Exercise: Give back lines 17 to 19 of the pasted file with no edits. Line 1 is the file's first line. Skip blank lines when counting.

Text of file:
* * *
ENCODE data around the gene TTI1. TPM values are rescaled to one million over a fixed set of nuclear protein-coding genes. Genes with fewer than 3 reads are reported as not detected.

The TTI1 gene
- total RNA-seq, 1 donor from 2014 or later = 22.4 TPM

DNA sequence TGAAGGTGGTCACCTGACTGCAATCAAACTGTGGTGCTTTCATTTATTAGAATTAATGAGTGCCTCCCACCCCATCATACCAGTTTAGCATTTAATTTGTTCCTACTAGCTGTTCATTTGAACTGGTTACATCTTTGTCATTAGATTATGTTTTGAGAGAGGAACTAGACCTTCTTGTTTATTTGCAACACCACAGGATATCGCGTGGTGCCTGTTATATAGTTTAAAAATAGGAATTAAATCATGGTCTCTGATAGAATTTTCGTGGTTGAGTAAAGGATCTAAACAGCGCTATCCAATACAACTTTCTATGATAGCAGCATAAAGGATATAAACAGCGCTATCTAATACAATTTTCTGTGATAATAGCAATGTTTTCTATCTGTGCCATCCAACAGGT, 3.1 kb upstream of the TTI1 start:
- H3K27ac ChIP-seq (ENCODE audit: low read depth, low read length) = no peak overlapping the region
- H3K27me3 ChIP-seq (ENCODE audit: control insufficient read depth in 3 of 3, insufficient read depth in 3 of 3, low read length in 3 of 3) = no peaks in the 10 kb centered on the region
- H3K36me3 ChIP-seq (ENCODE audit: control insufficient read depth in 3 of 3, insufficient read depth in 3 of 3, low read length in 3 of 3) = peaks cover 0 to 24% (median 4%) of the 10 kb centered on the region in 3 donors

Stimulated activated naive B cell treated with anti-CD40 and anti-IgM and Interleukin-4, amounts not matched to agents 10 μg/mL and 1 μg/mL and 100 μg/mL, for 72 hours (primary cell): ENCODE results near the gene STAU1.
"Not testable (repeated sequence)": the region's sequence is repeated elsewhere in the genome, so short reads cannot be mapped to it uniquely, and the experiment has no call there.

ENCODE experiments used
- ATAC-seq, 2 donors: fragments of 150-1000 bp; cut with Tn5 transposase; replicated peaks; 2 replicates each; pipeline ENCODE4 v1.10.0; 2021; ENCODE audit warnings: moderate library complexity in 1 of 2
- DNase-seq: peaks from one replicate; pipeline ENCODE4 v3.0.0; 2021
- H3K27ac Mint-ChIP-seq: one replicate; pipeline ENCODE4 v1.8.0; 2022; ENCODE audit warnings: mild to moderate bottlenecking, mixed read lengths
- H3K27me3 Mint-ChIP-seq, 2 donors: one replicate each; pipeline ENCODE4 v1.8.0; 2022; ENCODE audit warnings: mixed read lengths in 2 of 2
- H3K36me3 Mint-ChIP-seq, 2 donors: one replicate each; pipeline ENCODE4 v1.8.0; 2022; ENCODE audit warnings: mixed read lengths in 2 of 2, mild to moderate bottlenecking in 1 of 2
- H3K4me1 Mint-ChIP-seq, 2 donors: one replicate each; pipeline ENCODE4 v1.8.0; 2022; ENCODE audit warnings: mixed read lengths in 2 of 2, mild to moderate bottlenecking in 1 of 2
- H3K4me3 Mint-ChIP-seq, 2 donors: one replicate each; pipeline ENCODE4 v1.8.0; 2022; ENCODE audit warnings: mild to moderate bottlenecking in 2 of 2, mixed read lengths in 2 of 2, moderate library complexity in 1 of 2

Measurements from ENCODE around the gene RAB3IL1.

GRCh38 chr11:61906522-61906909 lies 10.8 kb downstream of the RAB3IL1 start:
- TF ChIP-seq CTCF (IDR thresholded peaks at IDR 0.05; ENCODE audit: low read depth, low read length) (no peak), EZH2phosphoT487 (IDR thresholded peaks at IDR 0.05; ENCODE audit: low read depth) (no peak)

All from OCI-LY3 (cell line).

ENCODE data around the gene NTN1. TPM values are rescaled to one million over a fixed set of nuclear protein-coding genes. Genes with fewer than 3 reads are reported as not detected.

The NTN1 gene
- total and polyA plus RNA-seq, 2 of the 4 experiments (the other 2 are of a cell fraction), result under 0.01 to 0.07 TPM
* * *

- H3K4me3 Mint-ChIP-seq, 2 donors: one replicate each; pipeline ENCODE4 v1.8.0; 2022; ENCODE audit warnings: mild to moderate bottlenecking in 2 of 2, mixed read lengths in 2 of 2, moderate library complexity in 1 of 2

Measurements from ENCODE around the gene RAB3IL1.

GRCh38 chr11:61906522-61906909 lies 10.8 kb downstream of the RAB3IL1 start: